ChumCam was created on a whim because I wanted to see what was lurking below the gulf especially in our favorite fishing spots.
Just like any other great creation, I used PVC pipe, zip ties, screws and cement.
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Step 1: Parts
Ok so I don't have an exact bullet list of every item but here's a general list.
Schedule 40 1 1/2 inch PVC
- straight sections
- 4 way joints
- 90 degree elbows
3/4 inch self tapping screws
100 ft of rope
Led Flashlights - get the cheap ones at Walmart or Home Depot
For the chum:
Blender (one you will NEVER use again)
Bait fish (I used cigar minnows but does it really matter??)
Wet dog food
Knee high panty hose
A pretty stiff constitution
Step 2: Assembling the Base
Assembly is fairly straight forward. I "roughly" measured the PVC sections to 6 inches each to form the base, 12 inches for the 3 legs of the cage and 18 inches for the chum bag extension tube .
You need to put 90 degree elbows on each corner. A tee goes in the center of each section also. Three of the tees will serve as the base of the cage and the front tee will allow an extension to strap the chum bag to. I did not secure the cap onto the tube because I didn't know if is have to extend it until after the maiden voyage. The paper towel is stuffed in the end to prevent the cement from spilling out.
I used self tapping screws to attach the pieces and not glue since I used cement as weight.
You can prepare the chum extension tube by drilling some pilot holes at the end and them screwing some of the eyelets into place. I placed one on the cap and mounted the rest on the extension tube off center at about a 30 degree angle just in case I wanted to put more than one chum bag on it.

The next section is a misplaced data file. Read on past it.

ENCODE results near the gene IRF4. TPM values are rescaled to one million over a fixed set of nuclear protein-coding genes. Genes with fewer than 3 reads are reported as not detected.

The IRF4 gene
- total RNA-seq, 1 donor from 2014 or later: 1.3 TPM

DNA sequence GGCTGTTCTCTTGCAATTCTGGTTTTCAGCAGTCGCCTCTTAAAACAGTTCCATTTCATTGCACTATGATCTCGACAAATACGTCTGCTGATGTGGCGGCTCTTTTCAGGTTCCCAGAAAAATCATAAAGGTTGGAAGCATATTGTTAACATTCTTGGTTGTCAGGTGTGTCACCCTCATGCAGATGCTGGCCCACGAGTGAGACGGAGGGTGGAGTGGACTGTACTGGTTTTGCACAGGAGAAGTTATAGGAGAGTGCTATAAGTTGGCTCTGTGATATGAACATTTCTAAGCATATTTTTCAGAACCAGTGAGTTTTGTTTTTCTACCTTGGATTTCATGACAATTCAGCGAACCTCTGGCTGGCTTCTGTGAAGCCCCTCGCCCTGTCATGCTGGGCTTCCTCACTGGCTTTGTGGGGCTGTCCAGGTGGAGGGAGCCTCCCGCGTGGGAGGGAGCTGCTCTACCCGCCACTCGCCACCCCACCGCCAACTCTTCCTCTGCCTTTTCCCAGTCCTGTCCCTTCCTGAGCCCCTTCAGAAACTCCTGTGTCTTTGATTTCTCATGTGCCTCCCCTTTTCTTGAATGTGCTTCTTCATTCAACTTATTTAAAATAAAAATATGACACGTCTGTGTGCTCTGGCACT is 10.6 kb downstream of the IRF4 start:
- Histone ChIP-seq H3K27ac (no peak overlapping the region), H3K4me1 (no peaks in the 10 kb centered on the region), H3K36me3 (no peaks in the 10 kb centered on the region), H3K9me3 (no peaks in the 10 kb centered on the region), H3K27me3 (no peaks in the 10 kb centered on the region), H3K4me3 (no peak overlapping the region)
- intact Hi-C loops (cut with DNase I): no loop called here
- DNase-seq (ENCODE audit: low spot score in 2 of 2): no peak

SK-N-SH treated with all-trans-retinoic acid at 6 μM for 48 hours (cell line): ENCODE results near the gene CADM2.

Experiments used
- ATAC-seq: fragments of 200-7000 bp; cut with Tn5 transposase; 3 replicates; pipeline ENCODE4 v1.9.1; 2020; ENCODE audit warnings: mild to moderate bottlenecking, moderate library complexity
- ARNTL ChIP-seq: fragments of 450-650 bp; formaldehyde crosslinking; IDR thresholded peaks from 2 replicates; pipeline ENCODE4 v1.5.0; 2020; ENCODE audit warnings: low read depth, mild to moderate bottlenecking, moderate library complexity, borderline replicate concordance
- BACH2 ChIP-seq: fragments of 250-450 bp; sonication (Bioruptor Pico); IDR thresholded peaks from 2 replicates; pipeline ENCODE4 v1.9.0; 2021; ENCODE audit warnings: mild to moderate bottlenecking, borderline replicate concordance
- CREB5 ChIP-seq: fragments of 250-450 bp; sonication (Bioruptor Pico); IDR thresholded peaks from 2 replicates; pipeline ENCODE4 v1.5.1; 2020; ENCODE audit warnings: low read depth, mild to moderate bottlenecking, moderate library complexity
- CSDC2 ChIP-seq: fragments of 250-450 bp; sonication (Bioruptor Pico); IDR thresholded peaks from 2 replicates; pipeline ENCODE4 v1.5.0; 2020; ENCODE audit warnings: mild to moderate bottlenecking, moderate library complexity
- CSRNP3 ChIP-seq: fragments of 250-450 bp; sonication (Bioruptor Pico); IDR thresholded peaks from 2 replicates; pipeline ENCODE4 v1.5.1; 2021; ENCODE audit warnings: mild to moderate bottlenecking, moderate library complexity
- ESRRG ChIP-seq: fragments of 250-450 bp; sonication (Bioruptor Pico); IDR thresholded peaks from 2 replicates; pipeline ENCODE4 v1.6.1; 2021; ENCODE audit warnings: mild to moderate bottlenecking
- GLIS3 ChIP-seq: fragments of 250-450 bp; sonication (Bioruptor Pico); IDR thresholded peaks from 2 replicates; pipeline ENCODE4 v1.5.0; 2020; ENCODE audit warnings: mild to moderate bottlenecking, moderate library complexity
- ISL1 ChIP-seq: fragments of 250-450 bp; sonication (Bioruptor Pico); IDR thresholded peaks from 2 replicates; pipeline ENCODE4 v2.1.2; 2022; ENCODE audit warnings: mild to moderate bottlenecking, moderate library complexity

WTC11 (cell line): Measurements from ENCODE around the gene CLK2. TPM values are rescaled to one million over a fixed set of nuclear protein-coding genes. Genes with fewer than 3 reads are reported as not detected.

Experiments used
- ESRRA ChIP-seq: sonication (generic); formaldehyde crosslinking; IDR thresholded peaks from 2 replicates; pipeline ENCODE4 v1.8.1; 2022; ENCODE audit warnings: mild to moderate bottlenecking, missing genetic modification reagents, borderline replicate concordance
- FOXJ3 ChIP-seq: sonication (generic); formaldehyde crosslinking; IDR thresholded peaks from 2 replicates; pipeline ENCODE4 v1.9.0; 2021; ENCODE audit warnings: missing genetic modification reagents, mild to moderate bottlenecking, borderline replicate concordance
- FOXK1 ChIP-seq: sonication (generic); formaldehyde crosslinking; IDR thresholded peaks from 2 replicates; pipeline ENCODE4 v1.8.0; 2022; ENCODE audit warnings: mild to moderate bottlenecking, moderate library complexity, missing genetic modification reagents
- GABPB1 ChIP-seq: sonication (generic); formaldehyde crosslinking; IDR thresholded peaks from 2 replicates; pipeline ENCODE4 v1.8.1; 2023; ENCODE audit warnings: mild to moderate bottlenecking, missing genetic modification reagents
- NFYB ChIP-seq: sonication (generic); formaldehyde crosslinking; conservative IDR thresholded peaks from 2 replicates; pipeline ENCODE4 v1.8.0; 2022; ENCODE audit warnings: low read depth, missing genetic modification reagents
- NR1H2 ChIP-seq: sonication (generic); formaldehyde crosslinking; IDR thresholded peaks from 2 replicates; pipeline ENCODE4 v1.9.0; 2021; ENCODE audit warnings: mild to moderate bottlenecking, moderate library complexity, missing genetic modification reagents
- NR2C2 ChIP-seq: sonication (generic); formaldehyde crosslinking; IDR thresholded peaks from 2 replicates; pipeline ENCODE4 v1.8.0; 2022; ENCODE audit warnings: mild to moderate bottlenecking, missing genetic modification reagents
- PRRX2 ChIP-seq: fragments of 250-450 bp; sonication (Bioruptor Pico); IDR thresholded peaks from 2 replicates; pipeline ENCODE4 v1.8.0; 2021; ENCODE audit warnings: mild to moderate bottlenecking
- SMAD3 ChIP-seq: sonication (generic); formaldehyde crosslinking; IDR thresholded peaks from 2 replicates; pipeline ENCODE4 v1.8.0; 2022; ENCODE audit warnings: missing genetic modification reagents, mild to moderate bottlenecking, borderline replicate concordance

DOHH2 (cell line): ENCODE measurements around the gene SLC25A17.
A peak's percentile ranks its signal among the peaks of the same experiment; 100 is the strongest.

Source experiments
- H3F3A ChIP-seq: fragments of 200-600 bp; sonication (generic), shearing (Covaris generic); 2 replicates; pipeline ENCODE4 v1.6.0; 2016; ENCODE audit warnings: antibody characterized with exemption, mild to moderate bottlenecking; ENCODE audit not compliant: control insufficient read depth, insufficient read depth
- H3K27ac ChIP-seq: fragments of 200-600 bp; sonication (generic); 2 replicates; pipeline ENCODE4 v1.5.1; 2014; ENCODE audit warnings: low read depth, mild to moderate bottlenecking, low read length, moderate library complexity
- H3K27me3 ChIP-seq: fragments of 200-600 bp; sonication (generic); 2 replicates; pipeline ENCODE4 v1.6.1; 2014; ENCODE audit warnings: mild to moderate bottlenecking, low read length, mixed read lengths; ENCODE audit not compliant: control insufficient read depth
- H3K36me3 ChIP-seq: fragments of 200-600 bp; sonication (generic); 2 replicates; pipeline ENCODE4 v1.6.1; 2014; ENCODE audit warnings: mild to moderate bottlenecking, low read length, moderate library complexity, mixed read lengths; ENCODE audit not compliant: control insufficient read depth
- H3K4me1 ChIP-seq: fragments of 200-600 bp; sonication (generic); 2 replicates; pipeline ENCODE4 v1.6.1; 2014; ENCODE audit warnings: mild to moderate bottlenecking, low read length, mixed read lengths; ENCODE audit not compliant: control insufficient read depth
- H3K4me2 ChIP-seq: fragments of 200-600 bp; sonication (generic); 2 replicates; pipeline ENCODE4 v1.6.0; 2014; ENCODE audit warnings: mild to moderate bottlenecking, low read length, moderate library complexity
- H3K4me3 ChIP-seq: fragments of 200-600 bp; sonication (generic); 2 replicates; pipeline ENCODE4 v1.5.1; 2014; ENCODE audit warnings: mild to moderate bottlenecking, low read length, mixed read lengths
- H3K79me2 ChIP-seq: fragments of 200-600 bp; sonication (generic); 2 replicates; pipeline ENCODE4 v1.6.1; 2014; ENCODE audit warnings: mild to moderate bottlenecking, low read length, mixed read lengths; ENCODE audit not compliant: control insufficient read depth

Refer to the picture.
Step 3: Assembling the Cage
The top of the cage is used to hold the gopro and the lights and is where the rope is mounted.
Use 3 90 degree elbows. A 4 way connector and a tee. Each section is 6 inches, roughly. The picture shows a dry fit of the top to the legs.
Do not secure the legs to the top yet because you'll need to pour cement down them.
I used a tee on the front to mount the gopro and also to mount the led flashlights. I drilled larger holes about 1/4 inch from the end to pass zip ties through to secure the lights.
Step 4: Adding Cement
Because I needed the ChumCam to sink and stay on the bottom, cement seemed like the perfect solution.
I used anchoring cement since I was using screws.
So with the base fully assembled and the cage legs secured you can add cement.
It helps to use a funnel so I cut some empty water bottles in half and stuck them in the legs. You want to have this ready because the cement dries pretty fast.
Now mix the cement per the directions and then pour it down each leg. I kept mixing and pouring until there was no cement left.
So does it work? After the cement had dried, it was heavier than any anchor I've used. I didn't weigh it but it sinks like a rock!
Step 5: Final Assembly / GoPro Attchment
Let the cement dry overnight. Secure the top the next morning.